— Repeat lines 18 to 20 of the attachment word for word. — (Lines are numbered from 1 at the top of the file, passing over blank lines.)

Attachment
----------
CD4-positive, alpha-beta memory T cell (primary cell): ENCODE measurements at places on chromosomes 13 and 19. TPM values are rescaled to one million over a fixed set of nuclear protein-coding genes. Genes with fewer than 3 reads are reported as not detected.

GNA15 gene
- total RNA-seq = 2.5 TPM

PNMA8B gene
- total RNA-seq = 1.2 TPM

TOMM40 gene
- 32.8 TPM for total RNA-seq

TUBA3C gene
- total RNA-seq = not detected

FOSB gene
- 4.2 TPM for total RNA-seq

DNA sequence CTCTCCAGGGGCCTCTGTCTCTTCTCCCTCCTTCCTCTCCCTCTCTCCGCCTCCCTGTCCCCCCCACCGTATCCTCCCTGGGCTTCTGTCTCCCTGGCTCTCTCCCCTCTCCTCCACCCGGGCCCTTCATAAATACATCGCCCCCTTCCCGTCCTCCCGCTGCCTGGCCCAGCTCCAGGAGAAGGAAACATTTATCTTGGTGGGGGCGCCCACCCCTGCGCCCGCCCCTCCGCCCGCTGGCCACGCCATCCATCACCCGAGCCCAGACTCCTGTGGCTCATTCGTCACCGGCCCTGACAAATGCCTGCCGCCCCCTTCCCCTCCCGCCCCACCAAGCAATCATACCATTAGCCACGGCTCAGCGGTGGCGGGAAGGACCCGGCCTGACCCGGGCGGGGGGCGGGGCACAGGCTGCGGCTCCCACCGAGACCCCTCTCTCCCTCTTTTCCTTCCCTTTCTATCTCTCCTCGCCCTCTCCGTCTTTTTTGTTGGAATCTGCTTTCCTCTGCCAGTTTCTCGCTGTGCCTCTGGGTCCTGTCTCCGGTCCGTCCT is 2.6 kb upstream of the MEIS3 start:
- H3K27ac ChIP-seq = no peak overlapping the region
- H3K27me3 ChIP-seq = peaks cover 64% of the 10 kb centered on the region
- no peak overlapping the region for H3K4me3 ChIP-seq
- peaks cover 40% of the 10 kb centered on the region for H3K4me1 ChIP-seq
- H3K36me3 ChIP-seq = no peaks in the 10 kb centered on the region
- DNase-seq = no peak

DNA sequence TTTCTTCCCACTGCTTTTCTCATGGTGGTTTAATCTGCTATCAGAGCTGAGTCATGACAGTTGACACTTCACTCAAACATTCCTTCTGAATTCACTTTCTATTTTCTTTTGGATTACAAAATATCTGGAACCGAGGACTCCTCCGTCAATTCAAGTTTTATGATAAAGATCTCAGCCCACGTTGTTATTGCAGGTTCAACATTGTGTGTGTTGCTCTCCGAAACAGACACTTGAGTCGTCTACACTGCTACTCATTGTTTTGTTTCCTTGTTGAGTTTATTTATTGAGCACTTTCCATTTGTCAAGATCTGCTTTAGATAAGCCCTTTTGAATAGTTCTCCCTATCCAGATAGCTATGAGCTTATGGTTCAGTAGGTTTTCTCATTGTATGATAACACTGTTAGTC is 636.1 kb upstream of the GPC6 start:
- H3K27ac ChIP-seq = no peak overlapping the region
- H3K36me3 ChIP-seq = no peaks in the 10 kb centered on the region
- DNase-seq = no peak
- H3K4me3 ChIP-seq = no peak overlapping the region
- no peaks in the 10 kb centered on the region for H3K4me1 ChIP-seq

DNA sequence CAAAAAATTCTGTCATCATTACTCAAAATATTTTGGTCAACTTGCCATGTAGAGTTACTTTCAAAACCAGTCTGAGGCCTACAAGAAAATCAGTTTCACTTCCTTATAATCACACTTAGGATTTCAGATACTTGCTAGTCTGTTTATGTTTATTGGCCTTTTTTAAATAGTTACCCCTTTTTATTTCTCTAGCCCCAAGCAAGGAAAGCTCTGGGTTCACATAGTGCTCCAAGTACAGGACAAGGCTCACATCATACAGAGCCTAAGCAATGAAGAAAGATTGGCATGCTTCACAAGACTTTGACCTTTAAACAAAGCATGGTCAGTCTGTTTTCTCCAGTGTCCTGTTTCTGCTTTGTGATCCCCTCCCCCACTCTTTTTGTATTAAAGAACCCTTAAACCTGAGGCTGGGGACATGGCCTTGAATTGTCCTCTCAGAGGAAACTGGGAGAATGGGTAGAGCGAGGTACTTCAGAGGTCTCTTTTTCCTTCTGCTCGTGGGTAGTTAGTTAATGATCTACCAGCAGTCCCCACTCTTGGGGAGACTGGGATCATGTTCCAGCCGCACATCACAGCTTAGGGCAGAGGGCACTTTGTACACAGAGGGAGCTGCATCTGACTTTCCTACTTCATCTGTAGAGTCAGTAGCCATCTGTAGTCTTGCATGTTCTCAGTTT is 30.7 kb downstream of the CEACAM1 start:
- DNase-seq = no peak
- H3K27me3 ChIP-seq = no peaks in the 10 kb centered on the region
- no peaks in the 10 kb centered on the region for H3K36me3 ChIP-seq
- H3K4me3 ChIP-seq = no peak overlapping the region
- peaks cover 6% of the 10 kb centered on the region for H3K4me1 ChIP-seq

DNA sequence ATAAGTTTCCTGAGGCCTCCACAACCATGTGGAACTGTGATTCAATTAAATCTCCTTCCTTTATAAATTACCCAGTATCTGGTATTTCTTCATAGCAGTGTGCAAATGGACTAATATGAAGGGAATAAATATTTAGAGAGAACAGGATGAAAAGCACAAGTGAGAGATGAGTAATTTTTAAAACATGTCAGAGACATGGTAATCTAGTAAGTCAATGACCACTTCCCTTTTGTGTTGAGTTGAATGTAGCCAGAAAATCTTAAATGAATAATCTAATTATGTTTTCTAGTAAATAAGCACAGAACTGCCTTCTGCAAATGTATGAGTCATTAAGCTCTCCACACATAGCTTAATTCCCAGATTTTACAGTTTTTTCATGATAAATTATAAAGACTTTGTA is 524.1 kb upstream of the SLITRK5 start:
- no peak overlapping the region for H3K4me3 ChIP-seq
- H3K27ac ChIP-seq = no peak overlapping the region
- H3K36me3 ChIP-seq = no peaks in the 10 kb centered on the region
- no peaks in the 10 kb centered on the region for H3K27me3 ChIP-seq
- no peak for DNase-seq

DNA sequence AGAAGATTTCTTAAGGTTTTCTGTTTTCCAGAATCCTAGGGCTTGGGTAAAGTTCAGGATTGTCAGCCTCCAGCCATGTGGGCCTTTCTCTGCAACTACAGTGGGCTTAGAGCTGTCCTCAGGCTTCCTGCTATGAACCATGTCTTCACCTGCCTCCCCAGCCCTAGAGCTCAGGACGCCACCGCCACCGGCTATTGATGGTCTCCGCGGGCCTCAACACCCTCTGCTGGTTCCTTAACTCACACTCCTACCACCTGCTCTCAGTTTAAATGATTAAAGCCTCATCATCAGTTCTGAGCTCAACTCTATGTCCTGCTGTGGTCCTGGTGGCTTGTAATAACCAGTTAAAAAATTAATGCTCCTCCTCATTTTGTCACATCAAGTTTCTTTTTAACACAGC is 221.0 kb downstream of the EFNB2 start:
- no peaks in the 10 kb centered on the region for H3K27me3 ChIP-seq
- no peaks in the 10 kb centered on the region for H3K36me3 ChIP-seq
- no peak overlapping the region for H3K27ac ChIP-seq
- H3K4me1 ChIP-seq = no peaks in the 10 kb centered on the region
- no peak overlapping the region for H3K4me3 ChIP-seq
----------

- DNase-seq = no peak

DNA sequence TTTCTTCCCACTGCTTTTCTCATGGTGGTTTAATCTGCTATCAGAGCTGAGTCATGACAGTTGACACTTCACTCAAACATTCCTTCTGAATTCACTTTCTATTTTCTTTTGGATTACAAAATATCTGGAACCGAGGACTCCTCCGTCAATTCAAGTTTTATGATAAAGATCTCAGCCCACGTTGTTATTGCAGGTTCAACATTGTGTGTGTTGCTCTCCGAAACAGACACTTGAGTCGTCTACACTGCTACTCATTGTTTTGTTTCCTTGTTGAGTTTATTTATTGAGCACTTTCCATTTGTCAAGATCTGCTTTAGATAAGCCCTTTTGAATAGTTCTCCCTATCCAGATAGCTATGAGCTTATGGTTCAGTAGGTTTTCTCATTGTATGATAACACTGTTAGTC is 636.1 kb upstream of the GPC6 start:
- H3K27ac ChIP-seq = no peak overlapping the region